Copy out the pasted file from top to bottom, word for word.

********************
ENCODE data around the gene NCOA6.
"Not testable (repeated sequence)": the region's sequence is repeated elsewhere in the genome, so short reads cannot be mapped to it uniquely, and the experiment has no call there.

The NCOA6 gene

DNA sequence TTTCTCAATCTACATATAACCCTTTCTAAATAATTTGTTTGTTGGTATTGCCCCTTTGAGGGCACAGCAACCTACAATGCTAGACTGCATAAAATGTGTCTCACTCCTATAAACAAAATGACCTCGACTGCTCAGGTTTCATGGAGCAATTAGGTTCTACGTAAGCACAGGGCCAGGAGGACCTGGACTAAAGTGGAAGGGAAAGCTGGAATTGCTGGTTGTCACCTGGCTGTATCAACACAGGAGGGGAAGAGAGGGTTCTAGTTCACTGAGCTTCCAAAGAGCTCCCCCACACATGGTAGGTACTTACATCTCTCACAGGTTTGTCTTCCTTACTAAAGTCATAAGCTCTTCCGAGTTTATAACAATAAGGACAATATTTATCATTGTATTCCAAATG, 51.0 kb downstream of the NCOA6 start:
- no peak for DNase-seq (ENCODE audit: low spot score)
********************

ENCODE data around the gene NCOA6.
"Not testable (repeated sequence)": the region's sequence is repeated elsewhere in the genome, so short reads cannot be mapped to it uniquely, and the experiment has no call there.

The NCOA6 gene

DNA sequence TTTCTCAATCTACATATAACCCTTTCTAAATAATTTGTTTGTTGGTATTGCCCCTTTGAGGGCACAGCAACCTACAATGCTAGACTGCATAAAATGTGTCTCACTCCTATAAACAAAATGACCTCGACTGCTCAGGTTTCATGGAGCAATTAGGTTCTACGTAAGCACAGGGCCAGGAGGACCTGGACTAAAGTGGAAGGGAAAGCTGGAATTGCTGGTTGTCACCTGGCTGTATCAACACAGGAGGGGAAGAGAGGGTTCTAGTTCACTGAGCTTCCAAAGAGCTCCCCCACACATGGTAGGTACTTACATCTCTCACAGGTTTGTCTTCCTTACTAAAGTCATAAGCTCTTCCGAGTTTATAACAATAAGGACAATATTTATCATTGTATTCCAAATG, 51.0 kb downstream of the NCOA6 start:
- no peak for DNase-seq (ENCODE audit: low spot score)